Happy ending for sisters in custody battle
EXCLUSIVE: THE two little girls dragged screaming from their Australian mother by police in an international tug-of-love have told how they are happy and settled now with their Italian father, and no longer consider themselves Australian.
Lily and Christine Vincenti, now 15 and 16, told News Corp Australia they lived permanently with their Italian father Tommaso Vincenti, while their older sisters Emily, 21, and Claire, 20, lived with their mother, Australian woman Laura Garrett, who had moved to Italy to be with them three years ago.
But the girls, who were just 7 and 9 when they were taken to Australia by their mother in 2010, said their family was fractured, and they didn't know if it would ever be fully mended.
"We (the sisters) talked about this a month ago and even though our parents fought we shouldn't let it divide us,'' said Lily, with a wisdom far beyond her teenage years.
"It's sad because I used to have an amazing relationship with Emily and Claire and I wish I could have that relationship back. We can try but I don't think it can be better than before.''
This is the first time Lily and Christine have spoken publicly about the day in 2012 the four sisters were dragged screaming and crying by police away from their mother on Queensland's Sunshine Coast and forced onto a plane back to Italy, where a court was to decide custody after their parents' marriage ended.
The vision horrified Australia. The court case lasted almost eight years and was finally resolved in March.
The younger girls settled permanently into their father's home in a village outside Florence in Italy's Tuscany region, along with their father's long-term partner Georgia Pettinichio, who they said has been like a mother to them.
Their mother Laura moved to Italy permanently in 2015, settling in Florence, about 30 minutes away from their village. Emily and Claire, who work in hospitality and retail, live with their mum.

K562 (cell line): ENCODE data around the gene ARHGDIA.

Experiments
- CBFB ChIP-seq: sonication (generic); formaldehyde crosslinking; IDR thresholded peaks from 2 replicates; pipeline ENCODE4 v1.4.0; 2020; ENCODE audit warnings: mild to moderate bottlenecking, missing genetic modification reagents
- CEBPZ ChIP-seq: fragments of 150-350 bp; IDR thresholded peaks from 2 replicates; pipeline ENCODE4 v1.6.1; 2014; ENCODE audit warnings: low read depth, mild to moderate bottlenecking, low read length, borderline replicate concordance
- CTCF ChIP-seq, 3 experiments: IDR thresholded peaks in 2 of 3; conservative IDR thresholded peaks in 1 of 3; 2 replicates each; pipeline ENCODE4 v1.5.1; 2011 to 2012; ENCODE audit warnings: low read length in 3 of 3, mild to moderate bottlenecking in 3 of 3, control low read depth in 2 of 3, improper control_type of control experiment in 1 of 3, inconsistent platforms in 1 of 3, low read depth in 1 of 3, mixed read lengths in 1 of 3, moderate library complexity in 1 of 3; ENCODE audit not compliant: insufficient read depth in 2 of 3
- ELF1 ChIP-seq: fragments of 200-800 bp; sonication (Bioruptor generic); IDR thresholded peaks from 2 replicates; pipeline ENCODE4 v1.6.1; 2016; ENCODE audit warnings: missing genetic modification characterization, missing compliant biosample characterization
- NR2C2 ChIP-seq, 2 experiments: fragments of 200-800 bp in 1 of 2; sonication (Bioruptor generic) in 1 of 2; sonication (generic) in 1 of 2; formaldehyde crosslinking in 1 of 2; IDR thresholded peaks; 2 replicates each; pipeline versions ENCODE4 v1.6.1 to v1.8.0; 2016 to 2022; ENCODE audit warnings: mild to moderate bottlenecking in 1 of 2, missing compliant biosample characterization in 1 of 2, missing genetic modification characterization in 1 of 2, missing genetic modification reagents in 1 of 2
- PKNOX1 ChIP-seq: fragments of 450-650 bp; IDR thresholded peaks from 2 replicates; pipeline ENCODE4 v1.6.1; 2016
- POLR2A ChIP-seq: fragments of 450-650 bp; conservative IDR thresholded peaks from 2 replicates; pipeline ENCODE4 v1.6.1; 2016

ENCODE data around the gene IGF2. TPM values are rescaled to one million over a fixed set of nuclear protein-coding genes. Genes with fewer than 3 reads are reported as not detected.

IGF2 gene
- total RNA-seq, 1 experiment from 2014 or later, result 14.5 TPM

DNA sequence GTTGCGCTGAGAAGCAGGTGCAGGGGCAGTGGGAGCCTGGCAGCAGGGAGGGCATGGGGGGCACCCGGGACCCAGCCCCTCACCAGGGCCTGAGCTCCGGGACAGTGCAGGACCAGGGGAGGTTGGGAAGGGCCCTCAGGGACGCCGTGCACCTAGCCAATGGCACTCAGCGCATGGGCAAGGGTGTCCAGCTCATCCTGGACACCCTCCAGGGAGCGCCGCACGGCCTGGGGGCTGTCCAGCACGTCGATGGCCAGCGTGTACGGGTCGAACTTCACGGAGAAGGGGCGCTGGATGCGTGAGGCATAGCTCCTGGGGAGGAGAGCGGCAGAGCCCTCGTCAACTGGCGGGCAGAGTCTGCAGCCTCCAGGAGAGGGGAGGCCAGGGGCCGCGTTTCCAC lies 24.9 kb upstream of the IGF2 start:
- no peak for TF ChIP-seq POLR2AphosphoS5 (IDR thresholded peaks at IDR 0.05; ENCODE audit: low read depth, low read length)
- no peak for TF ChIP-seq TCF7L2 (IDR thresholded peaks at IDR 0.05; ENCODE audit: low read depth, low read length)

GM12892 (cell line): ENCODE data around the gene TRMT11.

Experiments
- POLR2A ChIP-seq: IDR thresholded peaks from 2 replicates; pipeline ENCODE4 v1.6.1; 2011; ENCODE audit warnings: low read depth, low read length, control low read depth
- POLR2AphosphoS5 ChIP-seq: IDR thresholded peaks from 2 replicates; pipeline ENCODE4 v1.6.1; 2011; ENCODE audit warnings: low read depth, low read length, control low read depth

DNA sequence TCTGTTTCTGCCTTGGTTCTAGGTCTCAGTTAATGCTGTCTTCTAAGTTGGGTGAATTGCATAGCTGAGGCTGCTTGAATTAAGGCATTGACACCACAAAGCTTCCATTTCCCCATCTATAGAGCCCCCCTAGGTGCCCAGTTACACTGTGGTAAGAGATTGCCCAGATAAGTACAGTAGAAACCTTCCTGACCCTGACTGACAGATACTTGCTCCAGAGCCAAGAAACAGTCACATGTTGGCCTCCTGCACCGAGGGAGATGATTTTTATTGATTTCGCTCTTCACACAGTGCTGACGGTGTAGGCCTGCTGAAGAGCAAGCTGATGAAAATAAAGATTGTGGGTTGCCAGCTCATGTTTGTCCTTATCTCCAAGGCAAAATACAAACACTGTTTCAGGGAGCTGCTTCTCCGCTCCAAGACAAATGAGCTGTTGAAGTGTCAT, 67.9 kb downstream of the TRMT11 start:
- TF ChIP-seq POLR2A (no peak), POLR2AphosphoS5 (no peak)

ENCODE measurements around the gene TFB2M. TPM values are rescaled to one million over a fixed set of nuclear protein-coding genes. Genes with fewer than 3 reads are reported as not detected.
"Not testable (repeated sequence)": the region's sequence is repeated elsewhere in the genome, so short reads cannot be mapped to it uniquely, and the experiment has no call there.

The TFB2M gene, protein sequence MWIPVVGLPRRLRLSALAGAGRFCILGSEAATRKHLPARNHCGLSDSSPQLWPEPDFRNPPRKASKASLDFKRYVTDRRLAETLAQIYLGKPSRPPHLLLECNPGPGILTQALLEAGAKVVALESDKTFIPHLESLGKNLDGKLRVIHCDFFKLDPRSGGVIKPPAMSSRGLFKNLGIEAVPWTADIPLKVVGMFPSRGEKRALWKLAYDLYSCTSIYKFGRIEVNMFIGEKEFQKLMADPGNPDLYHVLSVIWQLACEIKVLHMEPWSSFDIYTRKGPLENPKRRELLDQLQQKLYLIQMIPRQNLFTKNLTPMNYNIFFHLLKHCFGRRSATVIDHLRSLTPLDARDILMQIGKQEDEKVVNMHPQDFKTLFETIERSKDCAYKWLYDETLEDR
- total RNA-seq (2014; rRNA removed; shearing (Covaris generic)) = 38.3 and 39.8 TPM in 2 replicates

Christine said she saw her mother and sisters about twice a month and while she was "moving forwards'', she wished she could build a stronger relationship with them.
"Everyone has problems but I wish there would be, for me, a decent relationship with my mother and my sisters, and to see my mum sometimes,'' she said.
"If it (the relationship) could get a little better - this goes for my sisters as well - even if we have different points of view over everything, at least have a nice relationship.''
The girls are doing well at school - Lily travels to Florence every day to attend a highly-academic school where she is studying Ancient Greek and Latin. She's preparing for university in the future but hasn't decided on a career.
Christine studies closer to home at a human sciences high school, and also plans to go to university as she considers a career as a psychologist or social worker.
While their lives have calmed down since the chaotic period which saw them taken to Australia by their mum in 2010, then be dragged forcibly onto a plane by the Australian Federal Police in 2012, there's an obvious sadness as they talk about their younger years.
"Things have drastically changed,'' Lily said.
"At first I didn't want to talk about things, I was still shocked. I was convinced Dad was a bad man.
"During the period I lived in Australia mum and her family convinced me dad was a very different person. I didn't want to be here (in Italy).''
None of the girls spoke English when they first moved to Australia but they quickly learned, and still speak it well, with an Australian accent.
Emily and Claire declined to take part in the interview, while Ms Garrett did not respond to an offer to also speak.
Ms Garrett and Mr Vincenti had been married in Italy in 1996 and had the four girls, but the marriage ended in 2007 and the pair were involved in a bitter custody battle when Ms Garrett took them to Australia and didn't return them.
Lily said she started to "open up'' in about 2013, helped by Ms Pettinichio, who has been Mr Vincent's partner since 2010, and was at the airport to meet them when the four traumatised girls returned home in 2012.
Ms Pettinichio, who had a corporate job in Rome, gave up her career and moved in with the family in 2014 to help raise the girls.
"I didn't have a mum and I got attached to her,'' Lily said. Her mother was in Australia at the time.
"She was like my mum. I was nine years old and I didn't have an adult to look up to.
"I used to cry because I knew I shouldn't love Georgia and be with her.
"It was hard to tell my older sisters but I realised I really liked being with Georgia.
"I knew I liked being with her. She lived in Rome at the time. She helped me with my homework.
"At the start I used to cry by myself because I didn't want to upset mum.
"In 2015 was the first time I told Georgia I loved her. Things were settling down.''